Tears of Iblis

After all, there is nothing in creation that is not ultimately destined to be lost: not only the part of each and every moment that must be lost and forgotten – the daily squandering of tiny gestures, of minute sensations, of that which passes through the mind in a flash, of trite and wasted words, all of which exceed by great measure the mercy of memory and the archive of redemption – but also the works of art and ingenuity, the fruits of a long and patient labour that, sooner or later, are condemned to disappear. It is over this immemorial mass, over the unformed and immense chaos of what must be lost that, according to the Islamic tradition, Iblis, the angel that has eyes only for the work of creation, cries incessantly. He cries because he does not know that what one loses actually belongs to God, that when all the work of creation has been forgotten, when all signs and words have become illegible, only the work of salvation will remain indelible.

Giorgio Agamben


Tears of Iblis is an exhibition cycle curated by Michal Martychowiec with his own art. This body of work explores cultural development in the modernist West and similarly in the post-Cultural Revolution China, and through breaking from historical narrative and tradition of the symbolic language, its result in creating a certain cultural emptiness in the contemporary societies.

The modernist language abandoned the iconographic tradition, with Malevich and the Black Square introducing, literally, a new iconography, which have consequently become the new tradition.
This new vision of the abstract art, but also figurative art which was no longer grounded in history and classical considerations, but in the newly changing world (paradoxically, this ‘newly’ changed world begun half a century earlier with the industrial revolution), and so utilising every day, common, mass-produced object, like in the case of the readymade, was deeply rooted in the newly born materialist philosophy. It was well illustrated by Walter Benjamin, who distinguished two forms of violence: mythical and divine. Mythical violence leaves traces and gives birth to the new. Divine violence produces destruction which leaves nothing behind. If god created the world from nothingness he can turn it back to nothingness. However, in the framework of the then new materialist philosophy, since god was dead, the divine destruction could no longer be possible and became material destruction which on the contrary leaves traces, like ruins, etc. It is in this sense, that Malevich created the Black Square, his ‘destruction of the icon’ (and so destruction of god, the holy, history, etc.). To him, ‘the image that survives the work of destruction is the image of destruction’.

However, the clear historical struggle to be followed is once that the paradigm is replaced with the image of its demise, what is left to us?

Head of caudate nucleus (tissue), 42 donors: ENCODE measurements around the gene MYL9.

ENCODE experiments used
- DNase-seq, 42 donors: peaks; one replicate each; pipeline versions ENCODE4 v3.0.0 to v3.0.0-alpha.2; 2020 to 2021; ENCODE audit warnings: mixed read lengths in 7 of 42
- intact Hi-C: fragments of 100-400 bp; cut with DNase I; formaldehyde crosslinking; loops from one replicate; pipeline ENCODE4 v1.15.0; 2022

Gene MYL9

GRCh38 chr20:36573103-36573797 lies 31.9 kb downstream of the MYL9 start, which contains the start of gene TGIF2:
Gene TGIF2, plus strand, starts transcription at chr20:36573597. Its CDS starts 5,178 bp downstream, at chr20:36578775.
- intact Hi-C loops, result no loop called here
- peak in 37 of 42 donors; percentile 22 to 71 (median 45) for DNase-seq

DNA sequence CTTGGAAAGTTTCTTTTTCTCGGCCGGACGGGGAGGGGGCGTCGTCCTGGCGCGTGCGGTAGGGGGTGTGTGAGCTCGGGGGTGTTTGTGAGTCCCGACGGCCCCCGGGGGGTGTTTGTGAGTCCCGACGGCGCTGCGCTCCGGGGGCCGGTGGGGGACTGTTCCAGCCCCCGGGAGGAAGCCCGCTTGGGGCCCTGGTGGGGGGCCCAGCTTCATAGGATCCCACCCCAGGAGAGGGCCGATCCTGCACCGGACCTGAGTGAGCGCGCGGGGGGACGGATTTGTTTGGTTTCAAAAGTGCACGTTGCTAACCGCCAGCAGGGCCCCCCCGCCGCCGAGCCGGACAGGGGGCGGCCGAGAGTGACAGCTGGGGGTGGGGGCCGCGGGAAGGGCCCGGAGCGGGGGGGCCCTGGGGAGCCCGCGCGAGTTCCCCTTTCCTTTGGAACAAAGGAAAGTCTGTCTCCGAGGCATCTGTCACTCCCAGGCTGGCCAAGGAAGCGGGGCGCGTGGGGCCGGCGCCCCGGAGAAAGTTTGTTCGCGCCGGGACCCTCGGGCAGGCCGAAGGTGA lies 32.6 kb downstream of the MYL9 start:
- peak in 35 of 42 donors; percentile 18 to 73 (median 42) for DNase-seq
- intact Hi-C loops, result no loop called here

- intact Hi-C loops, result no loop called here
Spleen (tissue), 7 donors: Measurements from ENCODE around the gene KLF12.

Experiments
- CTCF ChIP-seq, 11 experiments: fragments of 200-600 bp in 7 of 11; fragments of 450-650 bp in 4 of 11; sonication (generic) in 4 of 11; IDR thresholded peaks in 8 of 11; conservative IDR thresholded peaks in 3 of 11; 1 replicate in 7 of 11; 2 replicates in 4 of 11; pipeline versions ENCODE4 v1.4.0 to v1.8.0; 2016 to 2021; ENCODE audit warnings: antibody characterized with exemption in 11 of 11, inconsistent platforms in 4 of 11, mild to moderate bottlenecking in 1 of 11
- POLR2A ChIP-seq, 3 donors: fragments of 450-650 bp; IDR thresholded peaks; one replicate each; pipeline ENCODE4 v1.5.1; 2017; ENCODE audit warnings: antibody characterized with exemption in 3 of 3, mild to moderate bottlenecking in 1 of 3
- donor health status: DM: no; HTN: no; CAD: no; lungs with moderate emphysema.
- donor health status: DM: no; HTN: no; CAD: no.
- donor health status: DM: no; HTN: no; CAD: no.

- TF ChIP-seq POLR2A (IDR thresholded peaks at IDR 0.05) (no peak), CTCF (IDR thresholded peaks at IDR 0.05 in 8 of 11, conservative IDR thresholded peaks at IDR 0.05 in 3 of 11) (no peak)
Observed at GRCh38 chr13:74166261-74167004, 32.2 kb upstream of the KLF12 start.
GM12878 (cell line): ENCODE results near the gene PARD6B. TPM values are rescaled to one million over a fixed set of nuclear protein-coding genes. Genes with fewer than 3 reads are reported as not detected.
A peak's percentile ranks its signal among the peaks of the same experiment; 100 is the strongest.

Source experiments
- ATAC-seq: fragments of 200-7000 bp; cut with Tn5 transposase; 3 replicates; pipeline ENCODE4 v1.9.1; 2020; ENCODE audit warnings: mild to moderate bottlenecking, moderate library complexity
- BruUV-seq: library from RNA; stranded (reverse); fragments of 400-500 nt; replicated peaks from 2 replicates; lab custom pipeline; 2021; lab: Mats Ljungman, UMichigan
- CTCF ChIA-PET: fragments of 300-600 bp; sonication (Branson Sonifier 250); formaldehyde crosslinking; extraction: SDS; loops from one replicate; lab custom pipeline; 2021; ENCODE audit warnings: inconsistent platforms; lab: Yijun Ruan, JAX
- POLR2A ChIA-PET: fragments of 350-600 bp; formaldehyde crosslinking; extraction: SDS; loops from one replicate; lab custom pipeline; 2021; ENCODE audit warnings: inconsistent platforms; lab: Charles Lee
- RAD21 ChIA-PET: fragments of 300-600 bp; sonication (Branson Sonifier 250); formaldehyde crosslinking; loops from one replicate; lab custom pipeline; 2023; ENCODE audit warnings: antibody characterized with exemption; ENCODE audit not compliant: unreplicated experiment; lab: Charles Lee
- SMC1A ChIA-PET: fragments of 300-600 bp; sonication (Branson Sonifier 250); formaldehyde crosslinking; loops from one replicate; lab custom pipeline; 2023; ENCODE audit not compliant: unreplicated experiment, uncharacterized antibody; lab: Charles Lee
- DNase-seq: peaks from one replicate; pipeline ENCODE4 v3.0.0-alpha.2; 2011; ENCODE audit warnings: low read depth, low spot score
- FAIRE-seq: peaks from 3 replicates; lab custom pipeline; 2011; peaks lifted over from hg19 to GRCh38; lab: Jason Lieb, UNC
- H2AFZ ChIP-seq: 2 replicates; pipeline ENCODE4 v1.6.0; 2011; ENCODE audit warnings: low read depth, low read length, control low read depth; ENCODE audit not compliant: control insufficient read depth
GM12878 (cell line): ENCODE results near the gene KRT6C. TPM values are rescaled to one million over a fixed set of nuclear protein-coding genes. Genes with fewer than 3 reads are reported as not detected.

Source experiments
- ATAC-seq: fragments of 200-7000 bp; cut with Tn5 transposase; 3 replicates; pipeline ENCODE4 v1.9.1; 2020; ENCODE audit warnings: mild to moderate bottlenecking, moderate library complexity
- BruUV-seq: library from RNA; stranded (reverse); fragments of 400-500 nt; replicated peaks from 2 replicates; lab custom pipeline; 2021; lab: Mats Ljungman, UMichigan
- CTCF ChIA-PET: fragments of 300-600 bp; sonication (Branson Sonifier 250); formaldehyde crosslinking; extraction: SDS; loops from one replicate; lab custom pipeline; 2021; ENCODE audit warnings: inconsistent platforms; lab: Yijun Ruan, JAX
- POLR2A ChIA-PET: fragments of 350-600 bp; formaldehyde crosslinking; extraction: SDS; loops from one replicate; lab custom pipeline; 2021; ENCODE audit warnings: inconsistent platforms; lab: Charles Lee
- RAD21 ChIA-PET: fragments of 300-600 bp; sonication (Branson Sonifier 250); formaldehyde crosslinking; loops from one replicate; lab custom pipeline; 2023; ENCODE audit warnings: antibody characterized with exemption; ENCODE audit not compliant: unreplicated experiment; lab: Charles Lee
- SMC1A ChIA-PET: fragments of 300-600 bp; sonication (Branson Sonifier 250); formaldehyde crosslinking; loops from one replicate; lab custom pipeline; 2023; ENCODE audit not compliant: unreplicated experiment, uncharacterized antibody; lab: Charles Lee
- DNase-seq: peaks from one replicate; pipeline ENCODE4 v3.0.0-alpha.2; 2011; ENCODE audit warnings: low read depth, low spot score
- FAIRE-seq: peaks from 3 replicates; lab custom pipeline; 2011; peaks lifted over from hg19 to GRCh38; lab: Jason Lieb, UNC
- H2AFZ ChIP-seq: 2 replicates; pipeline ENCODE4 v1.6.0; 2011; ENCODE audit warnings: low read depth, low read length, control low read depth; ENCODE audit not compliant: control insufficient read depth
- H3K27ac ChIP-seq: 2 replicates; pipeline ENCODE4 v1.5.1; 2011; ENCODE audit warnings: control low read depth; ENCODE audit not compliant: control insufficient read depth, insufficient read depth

Tears of Iblis is constructed with works, that in several instances represent the image of emptiness of the modernist tradition. Malevich’s gesture of destruction had a value because at the time it created a transition into a new (materialist) ‘metaphysics’. But breaking from tradition, as history teaches, simply creates a new tradition, in the same way that abandoning aesthetic (like in the case of minimalism) simply creates new aesthetics. And so in the contemporary context the meaning of the Black Square on the ground on which it was meant to function, has been lost, because at this point, it can only be understood in the context of history (from which Malevich tried to break or which he rather tried to destroy). And so later, modern and post-modern art followed this new narrative and consequently, became repetition of a repertoire of the very same ideas, which being deprived of the actual social context eventually became, no wonder, empty.

Iblis ‘cries because he does not know that what one loses actually belongs to God’, however as much as divine destruction is no longer possible within the materialist framework, whatever is lost, in the same sense, has nowhere to return to and so still remains under the cover of this emptiness. All the works in the Tears of Iblis formally utilise achievements of modernity through which they express contemporary cultural emptiness born with the establishment of the modernist tradition. However, under the image of such emptiness, what remains are hidden symbols, history and myths. These works do not (once again) destroy the ‘icon’ as Malevich did, but rather look for a new icon (the holy) in the image of what has been lost and destroyed.

In such way, this work aestheticises the modernist language; it does so on the surface, while in reality it subtly destroys what was not destructible within the modernist materialist framework – it destroys the image of destruction by turning it into an image which is once again ‘destroyable’, which can return to ‘god’ (for this reason Tears Iblis is preceded with another exhibition cycle – What remains the poets provide).

Of course, by god here, what is understood is a solid paradigm, which is not based on ever-changing achievements of science, technology, etc. And so to destroy the image of destruction one has to resurrect the myth so that the ‘divine violence’ (destruction) can again be possible. This destruction which leaves no trace is simply cancelling out the destruction of modernity, allowing for new symbols and other non-materialist figures to be born through attachment to the myth, to old symbols, to history. After all, what, eventually and always remain indelible of the work of (artistic) creation, are – the concepts (poetry) and symbols. In other words, the work of salvation, the mythology.

Michal Martychowiec, 2017